Most of us have put our name on the flyleaf of a book we own; when I was a new reader and writer, I think I did that to every book I owned. I was proud of owning the books, but probably even more proud that I could express myself (in a very small way) in writing.
When I was older, I would underline (I'm not sure I was aware of highlighters yet, if they had been invented) important passages in books I was reading for English classes. (I'm not talking about school-owned books; I'm remembering the paperback copies of classic books, which I purchased.)
In tenth grade, my best friend, Roberta and I took this to a whole new level. That year, we had the same English teacher, Ms. Newman, but I was in the second period class, and Roberta was in the third period class. (Or maybe it was the other way around. We often mix ourselves up with each other.)
It was the year we read Julius Caesar.
Each of us had a paperback copy of the play. We were discussing it every day in class for what seemed like forever. Maybe it was a month? A few weeks? I don't know. I started out the usual way, underlining important phrases and noting important thoughts in the margins.
Then, I think I started putting thought bubbles on the illustrations. Two centurions were standing right next two each other, and I made one say,"Don't I know you from junior high school?"
It was an inside joke. I had recently been in a crowd at Mardi Gras, and I had heard one drag queen say that to another. They were both so heavily made up and gorgeously costumed, I wondered how the one guy had even recognized the other. So the drawing of these centurions holding spears, wearing armor and helmets, struck me as a depiction of a similar situation.
Image from page 246 of "The standard edition of the pictorial Shakspere" (1846)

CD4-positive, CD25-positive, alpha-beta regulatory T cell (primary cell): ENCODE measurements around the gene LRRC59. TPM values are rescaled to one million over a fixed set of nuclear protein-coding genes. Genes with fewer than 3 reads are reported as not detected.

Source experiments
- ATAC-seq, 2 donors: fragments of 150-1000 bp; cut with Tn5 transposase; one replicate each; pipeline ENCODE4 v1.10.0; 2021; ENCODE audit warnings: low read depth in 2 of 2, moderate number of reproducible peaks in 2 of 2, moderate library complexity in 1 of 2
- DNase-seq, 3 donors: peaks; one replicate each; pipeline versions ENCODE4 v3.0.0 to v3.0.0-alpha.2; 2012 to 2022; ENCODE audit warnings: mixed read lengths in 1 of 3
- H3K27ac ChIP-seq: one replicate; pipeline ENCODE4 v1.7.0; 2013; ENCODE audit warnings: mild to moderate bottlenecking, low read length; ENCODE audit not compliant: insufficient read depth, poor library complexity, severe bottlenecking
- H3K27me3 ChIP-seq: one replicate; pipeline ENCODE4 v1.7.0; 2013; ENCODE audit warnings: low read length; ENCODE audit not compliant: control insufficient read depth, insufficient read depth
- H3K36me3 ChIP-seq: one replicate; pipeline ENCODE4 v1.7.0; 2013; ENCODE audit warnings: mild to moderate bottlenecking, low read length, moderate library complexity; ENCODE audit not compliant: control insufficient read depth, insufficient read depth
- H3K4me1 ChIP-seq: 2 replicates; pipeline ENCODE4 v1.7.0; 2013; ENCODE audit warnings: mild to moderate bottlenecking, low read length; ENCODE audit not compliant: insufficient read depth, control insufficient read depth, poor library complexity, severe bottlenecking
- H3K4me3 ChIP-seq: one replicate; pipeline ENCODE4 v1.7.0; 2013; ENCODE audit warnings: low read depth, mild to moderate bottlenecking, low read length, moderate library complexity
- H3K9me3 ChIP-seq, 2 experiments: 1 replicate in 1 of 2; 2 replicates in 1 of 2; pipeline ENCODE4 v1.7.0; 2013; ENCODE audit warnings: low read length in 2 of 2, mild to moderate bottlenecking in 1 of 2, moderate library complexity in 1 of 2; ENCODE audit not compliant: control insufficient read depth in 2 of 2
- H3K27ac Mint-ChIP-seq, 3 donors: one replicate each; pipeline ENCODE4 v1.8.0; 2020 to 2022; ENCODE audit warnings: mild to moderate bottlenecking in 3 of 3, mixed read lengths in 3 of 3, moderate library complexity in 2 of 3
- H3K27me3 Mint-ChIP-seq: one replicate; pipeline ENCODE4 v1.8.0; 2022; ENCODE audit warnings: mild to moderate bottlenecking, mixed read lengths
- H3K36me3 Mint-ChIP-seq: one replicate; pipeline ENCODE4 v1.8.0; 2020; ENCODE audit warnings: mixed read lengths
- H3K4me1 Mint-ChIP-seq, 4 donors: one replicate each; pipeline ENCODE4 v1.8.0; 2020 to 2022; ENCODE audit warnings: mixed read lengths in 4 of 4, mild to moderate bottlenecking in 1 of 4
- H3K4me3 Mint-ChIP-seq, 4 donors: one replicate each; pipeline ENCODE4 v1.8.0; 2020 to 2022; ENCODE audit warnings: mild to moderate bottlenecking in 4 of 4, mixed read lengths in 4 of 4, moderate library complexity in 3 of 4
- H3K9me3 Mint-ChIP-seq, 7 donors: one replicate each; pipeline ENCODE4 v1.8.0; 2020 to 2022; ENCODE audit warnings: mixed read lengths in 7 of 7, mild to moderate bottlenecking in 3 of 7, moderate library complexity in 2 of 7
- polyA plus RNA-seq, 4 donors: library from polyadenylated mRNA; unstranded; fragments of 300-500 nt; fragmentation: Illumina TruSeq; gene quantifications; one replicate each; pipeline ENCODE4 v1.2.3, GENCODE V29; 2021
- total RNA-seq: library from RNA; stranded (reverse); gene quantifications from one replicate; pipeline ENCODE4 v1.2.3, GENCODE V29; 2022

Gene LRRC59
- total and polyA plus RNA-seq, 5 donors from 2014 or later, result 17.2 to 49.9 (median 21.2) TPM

From Internet Archive Book Images' photostream on Flickr.com.
No known copyright restrictions.
Roberta and I started exchanging our copies of Julius Caesar, as one of us ascended the stairs, and the other descended.
Those Julius Caesars filled up with drawings, thought bubbles, fake footnotes at other comments. One of the real footnotes contained the phrase,"Elizabethan audiences delighted in such puns." So we looked for more puns in the play, and added more footnotes.
|Just imagine the thought bubbles that could be added to this picture, or maybe a funny caption. |
Image from page 237 of "Julius Caesar and the foundation of the Roman imperial system" (1894), from Internet Archive Book Images' photostream on Flickr.com. No known copyright restrictions.
True to form, we keep forgetting where those Julius Caesars are, but we still occasionally get together and read them and laugh our heads off.
Today's word is marginalia. It simply means notes in the margin or margins of a book. That makes sense. But I just had to look up the origin of the word margin, while I was at it. It comes from Latin, as many book terms do, and it originally meant the edge of a sea or lake. I like that. It makes me want to compare discovering marginalia in books to finding things washed up on the beach.
There's a new book out called Letter to a Future Lover: Marginalia, Errata, Secrets, Inscriptions, and Other Ephemera Found in Libraries.
Author Ander Monson has gathered examples of all sorts of books that have been marked up in one way or another. This book is loaded with Monson's essays on a wide range of subjects, including errata, permanence, time, computer punch cards, and a dead poet. It's one of those books that are wonderful to open at any random page, and find a gem.
Have fun with marginalia! But, whatever you do, don't write in a book that belongs to somebody else, without their permission. And NEVER write in a library book. Please.